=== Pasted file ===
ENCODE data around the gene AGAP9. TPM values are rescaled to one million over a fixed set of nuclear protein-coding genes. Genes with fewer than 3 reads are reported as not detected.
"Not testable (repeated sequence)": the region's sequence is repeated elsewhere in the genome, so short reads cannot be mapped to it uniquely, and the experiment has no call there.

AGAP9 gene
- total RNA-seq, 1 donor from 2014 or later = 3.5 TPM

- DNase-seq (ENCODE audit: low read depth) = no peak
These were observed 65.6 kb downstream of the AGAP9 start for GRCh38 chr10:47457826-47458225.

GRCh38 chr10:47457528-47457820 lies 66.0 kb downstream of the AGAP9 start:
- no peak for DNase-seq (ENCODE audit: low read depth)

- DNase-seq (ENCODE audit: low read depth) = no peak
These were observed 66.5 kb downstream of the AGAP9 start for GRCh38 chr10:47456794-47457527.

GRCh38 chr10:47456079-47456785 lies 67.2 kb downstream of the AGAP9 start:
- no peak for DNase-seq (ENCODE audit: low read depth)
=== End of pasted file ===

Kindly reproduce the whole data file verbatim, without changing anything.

ENCODE data around the gene AGAP9. TPM values are rescaled to one million over a fixed set of nuclear protein-coding genes. Genes with fewer than 3 reads are reported as not detected.
"Not testable (repeated sequence)": the region's sequence is repeated elsewhere in the genome, so short reads cannot be mapped to it uniquely, and the experiment has no call there.

AGAP9 gene
- total RNA-seq, 1 donor from 2014 or later = 3.5 TPM

- DNase-seq (ENCODE audit: low read depth) = no peak
These were observed 65.6 kb downstream of the AGAP9 start for GRCh38 chr10:47457826-47458225.

GRCh38 chr10:47457528-47457820 lies 66.0 kb downstream of the AGAP9 start:
- no peak for DNase-seq (ENCODE audit: low read depth)

- DNase-seq (ENCODE audit: low read depth) = no peak
These were observed 66.5 kb downstream of the AGAP9 start for GRCh38 chr10:47456794-47457527.

GRCh38 chr10:47456079-47456785 lies 67.2 kb downstream of the AGAP9 start:
- no peak for DNase-seq (ENCODE audit: low read depth)